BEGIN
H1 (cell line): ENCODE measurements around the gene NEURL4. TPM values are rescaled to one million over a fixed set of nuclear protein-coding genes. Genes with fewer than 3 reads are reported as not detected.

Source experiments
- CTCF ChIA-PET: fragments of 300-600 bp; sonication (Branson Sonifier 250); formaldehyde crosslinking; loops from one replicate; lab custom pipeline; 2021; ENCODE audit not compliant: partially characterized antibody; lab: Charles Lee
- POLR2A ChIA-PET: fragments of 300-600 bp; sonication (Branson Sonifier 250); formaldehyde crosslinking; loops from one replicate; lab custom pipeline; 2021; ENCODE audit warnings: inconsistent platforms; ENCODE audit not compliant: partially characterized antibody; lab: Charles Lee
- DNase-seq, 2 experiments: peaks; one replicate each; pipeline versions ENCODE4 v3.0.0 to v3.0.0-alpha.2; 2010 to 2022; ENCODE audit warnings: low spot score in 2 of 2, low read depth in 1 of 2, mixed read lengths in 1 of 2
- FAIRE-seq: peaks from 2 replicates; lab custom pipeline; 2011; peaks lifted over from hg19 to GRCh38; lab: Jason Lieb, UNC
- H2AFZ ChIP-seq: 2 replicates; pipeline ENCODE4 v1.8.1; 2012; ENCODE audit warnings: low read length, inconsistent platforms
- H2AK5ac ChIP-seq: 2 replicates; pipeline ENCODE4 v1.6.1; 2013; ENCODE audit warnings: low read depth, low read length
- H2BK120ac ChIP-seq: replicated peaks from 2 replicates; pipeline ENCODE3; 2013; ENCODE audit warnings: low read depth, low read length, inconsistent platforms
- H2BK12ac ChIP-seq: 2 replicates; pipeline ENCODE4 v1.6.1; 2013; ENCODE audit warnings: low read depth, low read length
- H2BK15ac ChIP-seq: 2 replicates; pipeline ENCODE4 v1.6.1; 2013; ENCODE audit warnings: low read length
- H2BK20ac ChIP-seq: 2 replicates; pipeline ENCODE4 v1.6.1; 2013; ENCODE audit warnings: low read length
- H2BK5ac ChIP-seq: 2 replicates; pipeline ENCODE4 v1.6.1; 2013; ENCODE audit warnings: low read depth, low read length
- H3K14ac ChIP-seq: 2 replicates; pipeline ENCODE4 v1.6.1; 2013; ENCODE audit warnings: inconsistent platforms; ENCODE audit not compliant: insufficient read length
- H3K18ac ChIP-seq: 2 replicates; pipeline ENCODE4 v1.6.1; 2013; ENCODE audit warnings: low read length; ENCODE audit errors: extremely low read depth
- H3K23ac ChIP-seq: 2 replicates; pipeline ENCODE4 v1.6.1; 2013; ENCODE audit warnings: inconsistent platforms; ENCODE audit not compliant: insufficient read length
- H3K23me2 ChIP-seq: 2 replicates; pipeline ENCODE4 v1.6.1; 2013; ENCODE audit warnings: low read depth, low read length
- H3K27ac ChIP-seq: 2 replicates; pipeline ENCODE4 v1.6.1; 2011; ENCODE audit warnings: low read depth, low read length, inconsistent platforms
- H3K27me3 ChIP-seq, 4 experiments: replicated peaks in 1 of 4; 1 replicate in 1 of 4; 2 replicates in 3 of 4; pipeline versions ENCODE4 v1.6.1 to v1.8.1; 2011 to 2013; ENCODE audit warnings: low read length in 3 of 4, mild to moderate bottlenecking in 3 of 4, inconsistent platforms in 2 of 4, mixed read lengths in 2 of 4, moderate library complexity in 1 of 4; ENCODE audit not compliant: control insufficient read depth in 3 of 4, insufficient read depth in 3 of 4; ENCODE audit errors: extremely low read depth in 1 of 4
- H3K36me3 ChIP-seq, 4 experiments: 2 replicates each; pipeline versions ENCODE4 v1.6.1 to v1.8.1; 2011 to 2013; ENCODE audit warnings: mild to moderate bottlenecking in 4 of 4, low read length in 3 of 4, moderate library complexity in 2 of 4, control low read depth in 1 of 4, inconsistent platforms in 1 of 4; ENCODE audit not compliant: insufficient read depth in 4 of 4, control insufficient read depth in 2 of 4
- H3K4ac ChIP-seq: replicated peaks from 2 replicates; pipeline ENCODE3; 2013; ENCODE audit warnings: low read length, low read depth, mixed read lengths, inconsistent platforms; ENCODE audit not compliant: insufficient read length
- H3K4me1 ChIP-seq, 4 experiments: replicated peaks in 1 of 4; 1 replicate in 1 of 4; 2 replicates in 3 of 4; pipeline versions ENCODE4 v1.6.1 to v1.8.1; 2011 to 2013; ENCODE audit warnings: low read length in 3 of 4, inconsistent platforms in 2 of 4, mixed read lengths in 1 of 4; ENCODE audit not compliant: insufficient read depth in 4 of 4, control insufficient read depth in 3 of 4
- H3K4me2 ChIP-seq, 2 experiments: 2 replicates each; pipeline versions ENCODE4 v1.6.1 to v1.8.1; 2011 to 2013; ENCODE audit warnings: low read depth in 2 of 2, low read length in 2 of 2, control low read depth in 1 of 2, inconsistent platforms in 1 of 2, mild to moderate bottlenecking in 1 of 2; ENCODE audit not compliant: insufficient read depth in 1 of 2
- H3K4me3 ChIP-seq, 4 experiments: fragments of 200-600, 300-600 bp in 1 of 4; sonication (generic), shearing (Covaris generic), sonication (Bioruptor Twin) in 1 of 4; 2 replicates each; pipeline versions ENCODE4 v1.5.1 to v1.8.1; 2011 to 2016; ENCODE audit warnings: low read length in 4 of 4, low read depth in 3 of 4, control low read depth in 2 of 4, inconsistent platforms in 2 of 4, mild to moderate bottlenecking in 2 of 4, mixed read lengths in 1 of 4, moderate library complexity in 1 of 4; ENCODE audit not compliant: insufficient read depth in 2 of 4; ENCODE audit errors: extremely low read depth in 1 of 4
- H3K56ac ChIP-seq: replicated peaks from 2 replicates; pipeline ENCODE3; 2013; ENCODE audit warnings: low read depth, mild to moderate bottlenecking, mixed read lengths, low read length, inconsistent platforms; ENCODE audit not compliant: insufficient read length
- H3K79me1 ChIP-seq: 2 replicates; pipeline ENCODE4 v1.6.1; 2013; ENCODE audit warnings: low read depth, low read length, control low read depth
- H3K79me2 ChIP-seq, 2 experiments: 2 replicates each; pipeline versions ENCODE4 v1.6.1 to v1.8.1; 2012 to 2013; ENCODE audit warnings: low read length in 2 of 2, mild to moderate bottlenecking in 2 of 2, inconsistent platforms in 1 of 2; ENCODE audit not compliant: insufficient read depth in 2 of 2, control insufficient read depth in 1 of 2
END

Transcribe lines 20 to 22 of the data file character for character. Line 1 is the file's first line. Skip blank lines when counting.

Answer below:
- H3K36me3 ChIP-seq, 4 experiments: 2 replicates each; pipeline versions ENCODE4 v1.6.1 to v1.8.1; 2011 to 2013; ENCODE audit warnings: mild to moderate bottlenecking in 4 of 4, low read length in 3 of 4, moderate library complexity in 2 of 4, control low read depth in 1 of 4, inconsistent platforms in 1 of 4; ENCODE audit not compliant: insufficient read depth in 4 of 4, control insufficient read depth in 2 of 4
- H3K4ac ChIP-seq: replicated peaks from 2 replicates; pipeline ENCODE3; 2013; ENCODE audit warnings: low read length, low read depth, mixed read lengths, inconsistent platforms; ENCODE audit not compliant: insufficient read length
- H3K4me1 ChIP-seq, 4 experiments: replicated peaks in 1 of 4; 1 replicate in 1 of 4; 2 replicates in 3 of 4; pipeline versions ENCODE4 v1.6.1 to v1.8.1; 2011 to 2013; ENCODE audit warnings: low read length in 3 of 4, inconsistent platforms in 2 of 4, mixed read lengths in 1 of 4; ENCODE audit not compliant: insufficient read depth in 4 of 4, control insufficient read depth in 3 of 4